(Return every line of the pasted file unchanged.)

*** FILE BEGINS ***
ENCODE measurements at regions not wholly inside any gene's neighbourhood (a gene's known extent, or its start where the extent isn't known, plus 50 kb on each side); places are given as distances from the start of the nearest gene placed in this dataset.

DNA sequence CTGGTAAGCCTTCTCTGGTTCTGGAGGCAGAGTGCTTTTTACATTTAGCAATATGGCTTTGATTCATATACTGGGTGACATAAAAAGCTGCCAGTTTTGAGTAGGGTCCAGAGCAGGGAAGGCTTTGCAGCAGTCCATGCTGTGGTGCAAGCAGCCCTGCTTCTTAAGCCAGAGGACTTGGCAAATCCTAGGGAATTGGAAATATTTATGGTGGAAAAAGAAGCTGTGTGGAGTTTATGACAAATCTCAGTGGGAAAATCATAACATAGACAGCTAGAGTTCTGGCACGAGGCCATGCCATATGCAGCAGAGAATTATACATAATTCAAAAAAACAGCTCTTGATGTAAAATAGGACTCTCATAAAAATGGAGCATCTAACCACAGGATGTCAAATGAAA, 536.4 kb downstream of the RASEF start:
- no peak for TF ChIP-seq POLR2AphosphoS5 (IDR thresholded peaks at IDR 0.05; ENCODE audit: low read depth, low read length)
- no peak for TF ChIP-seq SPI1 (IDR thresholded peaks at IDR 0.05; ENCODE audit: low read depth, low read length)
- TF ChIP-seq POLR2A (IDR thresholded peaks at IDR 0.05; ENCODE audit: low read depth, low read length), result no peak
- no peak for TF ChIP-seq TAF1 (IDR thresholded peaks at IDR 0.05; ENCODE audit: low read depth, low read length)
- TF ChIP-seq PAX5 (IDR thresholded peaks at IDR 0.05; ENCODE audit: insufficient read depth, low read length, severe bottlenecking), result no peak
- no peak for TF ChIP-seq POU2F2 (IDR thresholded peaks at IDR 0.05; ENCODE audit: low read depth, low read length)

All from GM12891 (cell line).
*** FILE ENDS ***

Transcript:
ENCODE measurements at regions not wholly inside any gene's neighbourhood (a gene's known extent, or its start where the extent isn't known, plus 50 kb on each side); places are given as distances from the start of the nearest gene placed in this dataset.

DNA sequence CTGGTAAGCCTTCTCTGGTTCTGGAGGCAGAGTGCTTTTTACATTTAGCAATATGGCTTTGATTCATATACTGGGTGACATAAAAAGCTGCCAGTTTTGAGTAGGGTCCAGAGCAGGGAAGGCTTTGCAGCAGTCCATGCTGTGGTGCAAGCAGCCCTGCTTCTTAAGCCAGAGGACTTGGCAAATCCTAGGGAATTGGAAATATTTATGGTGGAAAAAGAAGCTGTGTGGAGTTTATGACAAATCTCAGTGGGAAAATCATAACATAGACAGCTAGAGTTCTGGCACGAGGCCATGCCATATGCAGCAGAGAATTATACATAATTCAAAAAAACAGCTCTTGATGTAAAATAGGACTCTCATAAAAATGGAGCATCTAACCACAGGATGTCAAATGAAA, 536.4 kb downstream of the RASEF start:
- no peak for TF ChIP-seq POLR2AphosphoS5 (IDR thresholded peaks at IDR 0.05; ENCODE audit: low read depth, low read length)
- no peak for TF ChIP-seq SPI1 (IDR thresholded peaks at IDR 0.05; ENCODE audit: low read depth, low read length)
- TF ChIP-seq POLR2A (IDR thresholded peaks at IDR 0.05; ENCODE audit: low read depth, low read length), result no peak
- no peak for TF ChIP-seq TAF1 (IDR thresholded peaks at IDR 0.05; ENCODE audit: low read depth, low read length)
- TF ChIP-seq PAX5 (IDR thresholded peaks at IDR 0.05; ENCODE audit: insufficient read depth, low read length, severe bottlenecking), result no peak
- no peak for TF ChIP-seq POU2F2 (IDR thresholded peaks at IDR 0.05; ENCODE audit: low read depth, low read length)

All from GM12891 (cell line).